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About Geoffrey De Smet

Geoffrey De Smet
Geoffrey De Smet (Red Hat) is the lead and founder of OptaPlanner. Before joining Red Hat in 2010, he was formerly employed as a Java consultant, an A.I. researcher and an enterprise application project lead. He has contributed to many open source projects (such as drools, jbpm, pressgang, spring-richclient, several maven plugins, weld, arquillian, ...). Since he started OptaPlanner in 2006, he’s been passionately addicted to planning optimization.

7 ways to fail your optimization project

When you put your optimization project into production, your enterprise will decrease expenses, increase customer satisfaction, improve employee happiness and/or reduce its ecological footprint. But if the end-users reject your implementation, none of that will happen. Let’s take a look why they might do that.

There are 7 common ways to fail your optimization project:

  1. Ignore the user’s plan
  2. Neglect a hard constraint
  3. Decide all score weights up front
  4. Change tentative plans drastically
  5. Presume there is always a feasible plan
  6. Average out fairness or load balancing
  7. Focus on only 1 stakeholder

Let’s take a look at each one in detail and the 7 ways to make your project a success:

1. Keep the user in control

Initially, nobody trusts a new system that takes input (the planning problem) and produces output (the solution) through a non-obvious transformation. To build this trust, allow the user to override OptaPlanner’s choices.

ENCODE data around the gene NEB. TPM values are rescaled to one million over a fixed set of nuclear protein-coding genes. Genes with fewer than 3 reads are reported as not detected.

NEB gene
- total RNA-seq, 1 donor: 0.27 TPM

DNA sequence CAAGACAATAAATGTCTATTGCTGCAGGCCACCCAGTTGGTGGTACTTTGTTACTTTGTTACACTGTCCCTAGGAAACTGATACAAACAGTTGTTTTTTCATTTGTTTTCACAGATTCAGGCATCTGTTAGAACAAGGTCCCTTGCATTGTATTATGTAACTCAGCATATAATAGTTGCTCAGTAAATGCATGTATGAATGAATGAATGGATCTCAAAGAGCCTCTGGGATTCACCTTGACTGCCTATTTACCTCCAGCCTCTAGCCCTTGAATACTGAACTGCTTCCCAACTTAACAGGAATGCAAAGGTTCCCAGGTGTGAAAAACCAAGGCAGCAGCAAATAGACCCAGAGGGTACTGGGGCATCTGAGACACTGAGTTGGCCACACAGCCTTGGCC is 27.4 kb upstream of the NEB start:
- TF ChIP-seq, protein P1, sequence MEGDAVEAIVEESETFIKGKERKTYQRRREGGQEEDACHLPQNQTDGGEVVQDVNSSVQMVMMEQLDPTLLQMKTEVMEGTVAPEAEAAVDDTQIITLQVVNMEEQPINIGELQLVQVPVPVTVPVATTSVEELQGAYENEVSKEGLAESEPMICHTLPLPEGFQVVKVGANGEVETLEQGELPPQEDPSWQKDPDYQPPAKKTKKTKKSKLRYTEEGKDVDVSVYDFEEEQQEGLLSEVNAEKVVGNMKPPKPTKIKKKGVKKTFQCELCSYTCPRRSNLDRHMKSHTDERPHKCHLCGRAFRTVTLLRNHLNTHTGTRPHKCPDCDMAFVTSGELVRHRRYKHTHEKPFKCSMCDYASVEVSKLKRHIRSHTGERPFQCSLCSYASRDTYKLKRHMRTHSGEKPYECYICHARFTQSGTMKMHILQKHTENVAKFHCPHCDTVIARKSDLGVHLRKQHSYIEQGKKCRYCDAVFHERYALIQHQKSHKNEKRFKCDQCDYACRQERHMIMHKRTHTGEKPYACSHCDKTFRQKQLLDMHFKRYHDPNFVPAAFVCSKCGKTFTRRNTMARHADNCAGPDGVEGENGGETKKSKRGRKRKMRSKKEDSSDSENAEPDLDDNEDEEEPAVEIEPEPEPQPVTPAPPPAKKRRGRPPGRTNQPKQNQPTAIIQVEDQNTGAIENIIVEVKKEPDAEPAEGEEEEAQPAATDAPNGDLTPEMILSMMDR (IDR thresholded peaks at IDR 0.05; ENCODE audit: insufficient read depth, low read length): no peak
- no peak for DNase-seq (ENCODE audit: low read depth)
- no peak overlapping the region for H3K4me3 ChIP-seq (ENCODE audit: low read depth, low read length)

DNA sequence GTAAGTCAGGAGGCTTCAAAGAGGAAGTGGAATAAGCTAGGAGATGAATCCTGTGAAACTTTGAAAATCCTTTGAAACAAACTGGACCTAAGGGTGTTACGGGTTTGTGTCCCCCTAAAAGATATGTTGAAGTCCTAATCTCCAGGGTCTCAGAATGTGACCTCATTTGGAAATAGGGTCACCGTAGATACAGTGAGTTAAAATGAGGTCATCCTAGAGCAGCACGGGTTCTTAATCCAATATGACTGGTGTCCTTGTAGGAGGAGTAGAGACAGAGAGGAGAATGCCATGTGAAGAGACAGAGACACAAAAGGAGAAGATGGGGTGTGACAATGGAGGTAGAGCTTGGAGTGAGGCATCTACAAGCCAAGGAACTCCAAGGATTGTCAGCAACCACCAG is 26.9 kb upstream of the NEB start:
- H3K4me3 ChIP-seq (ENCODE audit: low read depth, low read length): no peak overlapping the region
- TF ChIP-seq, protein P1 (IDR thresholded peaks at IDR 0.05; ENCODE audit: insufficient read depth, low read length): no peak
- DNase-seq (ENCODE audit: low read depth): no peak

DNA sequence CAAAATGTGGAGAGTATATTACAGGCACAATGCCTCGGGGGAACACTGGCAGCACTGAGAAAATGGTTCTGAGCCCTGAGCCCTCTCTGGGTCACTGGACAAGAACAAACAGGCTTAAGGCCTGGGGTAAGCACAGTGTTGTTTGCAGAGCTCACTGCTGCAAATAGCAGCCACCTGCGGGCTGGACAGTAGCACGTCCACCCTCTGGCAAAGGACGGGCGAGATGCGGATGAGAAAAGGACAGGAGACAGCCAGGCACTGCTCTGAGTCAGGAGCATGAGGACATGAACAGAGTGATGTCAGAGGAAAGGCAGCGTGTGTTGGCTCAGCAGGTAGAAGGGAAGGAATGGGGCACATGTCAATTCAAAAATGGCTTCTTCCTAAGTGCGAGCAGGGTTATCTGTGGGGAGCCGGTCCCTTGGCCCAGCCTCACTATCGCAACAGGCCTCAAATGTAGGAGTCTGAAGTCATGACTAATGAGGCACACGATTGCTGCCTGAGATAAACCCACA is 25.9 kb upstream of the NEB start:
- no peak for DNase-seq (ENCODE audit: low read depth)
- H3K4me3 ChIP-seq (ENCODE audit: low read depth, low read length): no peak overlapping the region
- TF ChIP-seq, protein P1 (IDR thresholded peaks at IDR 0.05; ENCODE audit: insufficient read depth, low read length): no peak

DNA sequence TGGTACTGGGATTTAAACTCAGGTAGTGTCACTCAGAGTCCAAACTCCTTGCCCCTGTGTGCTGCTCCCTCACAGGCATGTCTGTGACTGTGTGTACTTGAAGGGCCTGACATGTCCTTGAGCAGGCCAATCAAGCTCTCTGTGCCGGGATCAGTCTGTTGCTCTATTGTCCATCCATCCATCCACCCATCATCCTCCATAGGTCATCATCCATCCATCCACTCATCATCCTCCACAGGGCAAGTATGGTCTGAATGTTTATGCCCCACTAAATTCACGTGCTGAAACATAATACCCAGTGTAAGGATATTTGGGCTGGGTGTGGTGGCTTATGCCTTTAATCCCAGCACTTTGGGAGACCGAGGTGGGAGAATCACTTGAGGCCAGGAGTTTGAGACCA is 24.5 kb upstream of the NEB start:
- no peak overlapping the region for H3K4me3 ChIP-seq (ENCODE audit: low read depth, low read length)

For example in Cloud Balancing, if the user locks the green process to computer Y, the planning engine must respect that:

keepTheUserInControlSubset

It’s not an all-or-nothing situation: the user and OptaPlanner work together (and the user is in charge). For a detailed use case, see this blog with video.

Technically, this is implemented through immovable planning entities (as explained in the OptaPlanner reference manual): a simple boolean method that checks if the process is locked.

2. Implement all hard constraints

An optimal solution that takes only 99% of the hard constraints into account is 100% useless. So implement all hard constraints.

For example in Vehicle Routing, let’s suppose we need to pickup nuclear cargo too, but forget to add a hard constraint to pick those up with a special vehicle:

feasible-non feasible

As you can see, taking that extra hard constraint into account can change the optimal solution entirely.

Technically, OptaPlanner supports any type of constraint: unlike other solvers, it doesn’t care if the constraint is linear, quadratic or worse. As long as it can compare the score of any 2 solutions, it finds the best one. The enables you to implement all constraints: none will be out of reach.